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Ankle injuries are a common occurrence in the sport of netball. The sudden burst of speed, change of pace and direction, and jumping all put stress on the ankle. Good balance and a stable lower body allow athletes to compete with a lower risk of injuries.

ankle stability

Here are 5 ankle stability exercises for netball players to strengthen the ankle and improve balance and stability.

1. Single leg balance on an uneven surface

One of the best ways to improve stability is to challenge your ankle’s balance. Do this exercise by standing on the flat side of a BOSU ball or a soft squishy surface. You can watch the demo here.

The routine: 

  • Stand on the BOSU ball’s flat side with one leg for 30 seconds.
  • Repeat on the other leg. 
  • Repeat for 3 rounds. 

If 30 seconds is too long, you can shorten the time and gradually increase it until you’re able to do it for 30 seconds. If this proves to be too easy, try playing catching a ball with the help of your teammate or trainer.

2. Single leg hops

Another exercise to test leg balance and stability is the single-leg hop. This exercise works the hips, knee, and ankles to ensure balance and build lower body power. This exercise gives you the stability and strength to make multi-directional jumps for catching or intercepting passes or changing directions with ease. It also teaches you how to land properly and bounce to the next action fluidly.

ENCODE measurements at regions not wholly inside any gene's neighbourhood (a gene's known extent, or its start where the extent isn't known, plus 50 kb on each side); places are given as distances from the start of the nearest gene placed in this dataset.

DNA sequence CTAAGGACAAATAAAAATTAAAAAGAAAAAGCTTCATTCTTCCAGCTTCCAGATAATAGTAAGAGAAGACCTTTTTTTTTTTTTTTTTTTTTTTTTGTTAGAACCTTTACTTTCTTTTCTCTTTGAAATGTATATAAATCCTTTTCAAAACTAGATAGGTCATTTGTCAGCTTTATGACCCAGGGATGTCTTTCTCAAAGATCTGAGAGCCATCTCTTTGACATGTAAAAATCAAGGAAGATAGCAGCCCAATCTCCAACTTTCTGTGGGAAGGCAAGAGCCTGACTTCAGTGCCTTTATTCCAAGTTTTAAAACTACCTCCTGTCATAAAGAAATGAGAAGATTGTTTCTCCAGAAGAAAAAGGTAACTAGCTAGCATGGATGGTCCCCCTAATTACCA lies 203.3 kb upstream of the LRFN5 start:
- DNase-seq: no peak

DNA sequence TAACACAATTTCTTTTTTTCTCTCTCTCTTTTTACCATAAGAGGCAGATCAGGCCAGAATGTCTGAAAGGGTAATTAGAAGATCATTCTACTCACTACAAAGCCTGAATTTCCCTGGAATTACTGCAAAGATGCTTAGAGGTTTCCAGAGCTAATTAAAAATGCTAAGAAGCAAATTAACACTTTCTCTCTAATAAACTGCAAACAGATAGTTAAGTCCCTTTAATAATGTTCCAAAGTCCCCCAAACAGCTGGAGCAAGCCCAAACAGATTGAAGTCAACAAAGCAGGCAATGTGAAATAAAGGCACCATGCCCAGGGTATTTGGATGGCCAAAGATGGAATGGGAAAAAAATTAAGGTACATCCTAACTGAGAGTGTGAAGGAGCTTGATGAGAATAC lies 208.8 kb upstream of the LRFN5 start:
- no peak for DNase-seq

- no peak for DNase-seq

The routine: 

  • Stand on one leg then hop forward over an imaginary line. 
  • Land lightly on the balls of your feet, then hop backward. 
  • Repeat for the desired number of reps, then switch legs. 
  • Repeat the exercise, but this time, hop laterally. 
  • You can make it more challenging by increasing the distance of your jump.

3. Single leg squats

In netball, eccentric control is important for you to land properly and with control after each jump. The proper landing reduces the stress on your quads and ankles and lowers the risk of injury. Doing single-leg squat exercises greatly improves eccentric control and balance.

The routine: 

  • Stand on one leg with one foot extended forward and slightly bent. 
  • Lower to a squat position, hold for a second, then stand.
  • Repeat for the desired number of reps, then switch legs.

Too difficult? You can hold on to a pole or the wall to keep yourself balanced. You can also do shallow squats, then progress to a lower squat without assistance.

4. Squat jumps

This exercise builds ankle stability and strength by making your lower body strong enough to carry your body weight. Lower body strength also decreases the risk of injuries to the knees and ankles.

The routine:

  • With your legs a shoulder-width apart, lower to a squat.
  • Jump explosively and land lightly and lower to do another squat.
  • Repeat for the desired number of reps.

5. Calf raises

You can build ankle stability and strength with calf raises. This is critical for sudden acceleration and deceleration, which is common in netball.

The routine:

  • Stand on a flat surface with your toes pointed forward.
  • Slowly lift your heels and stand on your toes while flexing your calf muscles.
  • Pause then lower your heels. 
  • Repeat for the desired number of reps.

Make sure your ankles don’t roll to the sides. Too easy? Carry a pair of dumbbells to add resistance.

Note: nothing in this blog post constitutes medical advice and before you start any new training program you should seek the advice of your doctor or healthcare professional.

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